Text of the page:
Digital advertising and marketing have long been positioned as “the future” of advertising. But with the rapid changes in media and information technology of the past two decades, the future has arrived. Google recently promoted the idea that “we’re now in an era where digital marketing is just marketing.” But as the industry advances and as new protective regulations around personal data privacy are introduced, it’s also possible that some of the change could involve relying more on previously established methods. Specifically, it is possible that we are on the verge of a return to contextual advertising as the dominant form of online ads.
The machine learning-based tool, branded as Contextual Lookalike Targeting technology, relies on successful patterns of past video marketing campaigns (hence: contextual lookalike) to deliver future campaigns at ideal times and places based on an advertiser’s preferred KPIs.
Urban Outfitters has long used its brand-owned app to deliver messages to customers in the hope of driving conversions. What PlaceIQ and Appboy were able to do was heighten the value being delivered by in-app messaging, using a combination of location and customer activity data.
The idea behind contextual marketing makes a lot of sense. But in practice, contextual marketing is getting pretty hairy, especially for location-based marketing. That’s because context is getting more complicated
For brands and retailers, it’s evident that the battle to win customers will be fought with data — lots of it. But more data could also be too much of a good thing. A new self-service offering from Berlin-based adsquare aims to help advertisers “navigate the data deluge.”
This 12-page report from Street Fight Insights examines the most important emerging trend in mobile marketing: Contextualization. This practice builds on personalization to take into account not just where we are, but when and why we are there.
Drawing on published research and case studies, “Contextualization: Leveraging Location-Based Technology and Mobile to Drive Success for Brands” offers a guide for anyone looking to improve their ability to create more immediate experiences for consumers that drive action, and revenue.
Key takeaways in this report, which was sponsored by Artisan Mobile, include:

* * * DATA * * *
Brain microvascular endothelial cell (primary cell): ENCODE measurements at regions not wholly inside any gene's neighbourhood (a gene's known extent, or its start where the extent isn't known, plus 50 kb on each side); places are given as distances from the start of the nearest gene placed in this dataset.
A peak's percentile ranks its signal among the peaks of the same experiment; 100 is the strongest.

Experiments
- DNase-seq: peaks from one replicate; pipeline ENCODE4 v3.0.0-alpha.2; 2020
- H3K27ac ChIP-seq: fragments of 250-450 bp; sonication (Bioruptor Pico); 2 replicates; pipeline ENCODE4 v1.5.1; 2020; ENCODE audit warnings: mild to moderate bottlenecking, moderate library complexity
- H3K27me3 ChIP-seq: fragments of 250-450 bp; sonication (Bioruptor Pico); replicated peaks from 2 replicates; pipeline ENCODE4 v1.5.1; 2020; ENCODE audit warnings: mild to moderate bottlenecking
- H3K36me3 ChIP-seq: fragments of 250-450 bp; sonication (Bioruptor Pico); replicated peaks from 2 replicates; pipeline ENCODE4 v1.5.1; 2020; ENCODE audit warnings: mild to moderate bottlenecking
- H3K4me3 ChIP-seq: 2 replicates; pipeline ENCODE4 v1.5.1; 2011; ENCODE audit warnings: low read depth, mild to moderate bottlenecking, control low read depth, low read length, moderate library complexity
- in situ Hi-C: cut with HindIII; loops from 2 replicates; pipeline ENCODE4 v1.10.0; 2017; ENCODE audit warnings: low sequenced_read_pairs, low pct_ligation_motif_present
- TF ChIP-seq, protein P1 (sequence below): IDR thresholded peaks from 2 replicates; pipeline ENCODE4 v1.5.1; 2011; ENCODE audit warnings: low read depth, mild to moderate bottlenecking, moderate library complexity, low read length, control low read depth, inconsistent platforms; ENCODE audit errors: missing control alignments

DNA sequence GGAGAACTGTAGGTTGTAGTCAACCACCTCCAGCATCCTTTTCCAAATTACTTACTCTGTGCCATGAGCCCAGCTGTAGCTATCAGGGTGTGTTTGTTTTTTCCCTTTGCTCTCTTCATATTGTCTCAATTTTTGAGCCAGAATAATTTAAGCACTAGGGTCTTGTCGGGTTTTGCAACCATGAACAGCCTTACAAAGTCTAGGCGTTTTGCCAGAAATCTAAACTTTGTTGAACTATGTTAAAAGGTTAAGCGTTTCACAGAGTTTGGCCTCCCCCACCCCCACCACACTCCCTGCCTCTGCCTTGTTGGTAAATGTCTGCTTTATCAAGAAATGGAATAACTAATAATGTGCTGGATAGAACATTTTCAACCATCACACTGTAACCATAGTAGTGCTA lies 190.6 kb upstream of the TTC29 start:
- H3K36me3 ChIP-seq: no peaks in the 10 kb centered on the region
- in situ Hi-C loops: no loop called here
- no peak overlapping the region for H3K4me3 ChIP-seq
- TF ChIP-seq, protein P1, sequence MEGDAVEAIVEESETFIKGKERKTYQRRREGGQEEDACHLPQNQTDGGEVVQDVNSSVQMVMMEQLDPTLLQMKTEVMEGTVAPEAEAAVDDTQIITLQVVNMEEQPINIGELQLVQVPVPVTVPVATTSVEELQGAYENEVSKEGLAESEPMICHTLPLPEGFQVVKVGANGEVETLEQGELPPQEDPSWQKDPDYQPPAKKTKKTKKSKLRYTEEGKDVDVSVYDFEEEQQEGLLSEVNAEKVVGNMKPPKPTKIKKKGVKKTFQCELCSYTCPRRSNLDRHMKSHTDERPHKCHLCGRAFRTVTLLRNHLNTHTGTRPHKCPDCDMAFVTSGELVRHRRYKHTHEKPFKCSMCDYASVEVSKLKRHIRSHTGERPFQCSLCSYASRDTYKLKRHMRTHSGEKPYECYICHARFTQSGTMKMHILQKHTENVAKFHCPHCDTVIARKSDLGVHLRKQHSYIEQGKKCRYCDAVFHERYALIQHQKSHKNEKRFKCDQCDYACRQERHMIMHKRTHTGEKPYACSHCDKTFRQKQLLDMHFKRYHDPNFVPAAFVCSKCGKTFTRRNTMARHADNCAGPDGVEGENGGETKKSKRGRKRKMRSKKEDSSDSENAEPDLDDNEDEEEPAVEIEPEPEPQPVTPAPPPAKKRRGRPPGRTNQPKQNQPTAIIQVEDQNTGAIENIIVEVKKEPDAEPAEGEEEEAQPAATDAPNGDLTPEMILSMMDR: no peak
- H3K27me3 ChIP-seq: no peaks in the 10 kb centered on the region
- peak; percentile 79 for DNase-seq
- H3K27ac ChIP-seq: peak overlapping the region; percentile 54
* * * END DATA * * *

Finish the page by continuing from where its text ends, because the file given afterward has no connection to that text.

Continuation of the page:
- • A comprehensive view of contextualization
- • How to drive engagement, decisions, and sales with contextualization
- • Use cases for contextualization
- • Best practices in contextualization
An early pioneer in data analytics who was instrumental in developing one of Google’s most profitable advertising products, Factual CEO Gil Elbaz believes that one of the technological challenges at the heart of that company’s ascent will come back into the spotlight…
Ad units that work on the web do not work on mobile. Powered by Skyhook Wireless’s Context Accelerator SDK, CardStar launched a new interface that intuitively populates users’ loyalty cards, key tags and deal content based on their proximity to nearby geofenced venues. It resulted in a 2x lift in average session length, 57% growth in daily users and 79% growth in sessions per day…
A roundup of today’s big stories in hyperlocal publishing, marketing, commerce, and technology.…At Newark Airport, the Lights Are On, and They’re Watching You
(New York Times)… More on Mayer’s Search Plans for Yahoo: The “Three S’s” and Slipping Through a Microsoft Loophole (Recode)… Apple’s IDFA Crackdown Reverberates Through Mobile Ad Ecosystem (AdExchanger)…
Dentsu has teamed up with Recruit Co. and Qualcomm Labs to create a massive location-based marketing campaign in Tokyo. The campaign builds upon a technology provider’s newly released contextual-awareness software development kit, Gimbal, to dynamically distribute offers to consumers by synthesizing a user’s location and social graph without draining battery life…
Hyperlocal has become one of the most intriguing new ideas for retailers and national brands looking to reach specific markets. Some people ask what the difference is between “local” and “hyperlocal” from a media perspective. I think the difference is clear. Traditionally, “local” media has meant DMA or metro level content such as major metro newspaper Web sites. But they could cover a pretty vast geography. Conversely, “hyperlocal” means granular, community-based or zip-code-level content…